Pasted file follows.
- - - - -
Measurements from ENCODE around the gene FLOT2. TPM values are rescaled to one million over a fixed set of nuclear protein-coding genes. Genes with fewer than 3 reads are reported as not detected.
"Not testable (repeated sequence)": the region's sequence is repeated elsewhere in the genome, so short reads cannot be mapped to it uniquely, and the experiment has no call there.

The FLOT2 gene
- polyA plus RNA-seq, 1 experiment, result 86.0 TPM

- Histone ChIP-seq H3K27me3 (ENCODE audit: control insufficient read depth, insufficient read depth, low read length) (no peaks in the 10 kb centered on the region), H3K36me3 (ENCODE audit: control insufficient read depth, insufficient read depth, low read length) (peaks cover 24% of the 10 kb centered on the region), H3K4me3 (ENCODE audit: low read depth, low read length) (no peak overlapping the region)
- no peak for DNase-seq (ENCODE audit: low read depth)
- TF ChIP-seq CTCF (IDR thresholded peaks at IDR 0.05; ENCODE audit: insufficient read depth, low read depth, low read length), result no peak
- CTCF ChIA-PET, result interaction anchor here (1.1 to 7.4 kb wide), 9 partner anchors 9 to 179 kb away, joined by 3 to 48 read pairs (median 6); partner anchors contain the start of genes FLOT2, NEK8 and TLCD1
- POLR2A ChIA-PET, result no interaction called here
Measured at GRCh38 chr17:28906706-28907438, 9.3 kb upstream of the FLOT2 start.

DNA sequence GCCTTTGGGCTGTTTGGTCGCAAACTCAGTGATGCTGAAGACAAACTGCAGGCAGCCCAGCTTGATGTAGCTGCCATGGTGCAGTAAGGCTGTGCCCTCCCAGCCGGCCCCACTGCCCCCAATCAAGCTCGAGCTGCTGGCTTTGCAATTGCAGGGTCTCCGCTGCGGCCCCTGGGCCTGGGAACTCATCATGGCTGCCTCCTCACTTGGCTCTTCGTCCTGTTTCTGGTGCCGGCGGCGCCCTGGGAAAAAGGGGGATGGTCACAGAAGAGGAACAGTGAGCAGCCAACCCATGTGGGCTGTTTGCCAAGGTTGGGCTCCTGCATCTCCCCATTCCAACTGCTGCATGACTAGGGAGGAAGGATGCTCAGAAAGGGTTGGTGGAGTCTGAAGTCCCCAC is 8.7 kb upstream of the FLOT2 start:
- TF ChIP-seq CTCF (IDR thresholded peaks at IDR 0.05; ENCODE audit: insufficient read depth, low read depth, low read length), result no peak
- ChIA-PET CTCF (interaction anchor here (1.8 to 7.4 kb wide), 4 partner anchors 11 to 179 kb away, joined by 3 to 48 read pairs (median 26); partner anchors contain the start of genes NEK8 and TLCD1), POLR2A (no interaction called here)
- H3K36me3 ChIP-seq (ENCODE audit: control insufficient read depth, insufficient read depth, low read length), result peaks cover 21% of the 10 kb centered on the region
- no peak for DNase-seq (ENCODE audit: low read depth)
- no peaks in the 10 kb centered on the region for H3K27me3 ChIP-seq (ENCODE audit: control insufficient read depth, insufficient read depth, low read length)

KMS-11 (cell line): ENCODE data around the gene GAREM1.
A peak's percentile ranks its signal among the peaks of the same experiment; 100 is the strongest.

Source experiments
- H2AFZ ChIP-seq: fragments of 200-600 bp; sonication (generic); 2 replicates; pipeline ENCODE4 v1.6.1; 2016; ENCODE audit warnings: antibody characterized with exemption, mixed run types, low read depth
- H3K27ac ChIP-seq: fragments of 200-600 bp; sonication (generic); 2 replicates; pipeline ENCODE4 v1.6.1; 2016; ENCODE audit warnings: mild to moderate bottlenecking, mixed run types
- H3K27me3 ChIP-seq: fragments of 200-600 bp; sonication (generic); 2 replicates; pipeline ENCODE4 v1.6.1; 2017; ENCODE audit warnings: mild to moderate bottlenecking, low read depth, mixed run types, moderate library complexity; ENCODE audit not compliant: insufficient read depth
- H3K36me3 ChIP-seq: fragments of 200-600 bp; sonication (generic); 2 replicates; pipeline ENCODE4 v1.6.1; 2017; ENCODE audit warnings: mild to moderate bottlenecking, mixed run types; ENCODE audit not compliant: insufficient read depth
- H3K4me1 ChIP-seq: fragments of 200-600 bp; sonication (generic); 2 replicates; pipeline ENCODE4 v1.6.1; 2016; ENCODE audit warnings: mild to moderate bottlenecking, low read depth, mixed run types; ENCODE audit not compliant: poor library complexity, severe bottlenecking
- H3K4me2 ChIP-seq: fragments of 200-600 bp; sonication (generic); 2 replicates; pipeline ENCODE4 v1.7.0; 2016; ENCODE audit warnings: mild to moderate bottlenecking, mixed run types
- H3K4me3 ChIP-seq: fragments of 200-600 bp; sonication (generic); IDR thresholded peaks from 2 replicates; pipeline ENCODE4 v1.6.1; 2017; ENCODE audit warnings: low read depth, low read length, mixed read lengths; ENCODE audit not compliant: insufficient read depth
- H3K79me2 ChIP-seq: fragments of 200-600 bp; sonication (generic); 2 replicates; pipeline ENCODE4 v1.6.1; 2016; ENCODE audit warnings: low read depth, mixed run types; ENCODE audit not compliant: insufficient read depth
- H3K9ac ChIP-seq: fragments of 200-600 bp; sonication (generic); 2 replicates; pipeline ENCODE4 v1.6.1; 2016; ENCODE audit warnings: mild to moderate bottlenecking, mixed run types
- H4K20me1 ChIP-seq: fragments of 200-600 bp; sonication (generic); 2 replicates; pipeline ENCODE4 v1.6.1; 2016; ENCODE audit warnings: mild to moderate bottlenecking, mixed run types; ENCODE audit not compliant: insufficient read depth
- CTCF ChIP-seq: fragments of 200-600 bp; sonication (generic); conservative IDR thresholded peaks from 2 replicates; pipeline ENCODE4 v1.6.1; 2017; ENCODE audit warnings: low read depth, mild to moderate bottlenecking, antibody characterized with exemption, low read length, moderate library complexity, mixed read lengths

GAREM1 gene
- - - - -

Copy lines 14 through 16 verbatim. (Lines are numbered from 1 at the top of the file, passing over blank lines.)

- H3K36me3 ChIP-seq (ENCODE audit: control insufficient read depth, insufficient read depth, low read length), result peaks cover 21% of the 10 kb centered on the region
- no peak for DNase-seq (ENCODE audit: low read depth)
- no peaks in the 10 kb centered on the region for H3K27me3 ChIP-seq (ENCODE audit: control insufficient read depth, insufficient read depth, low read length)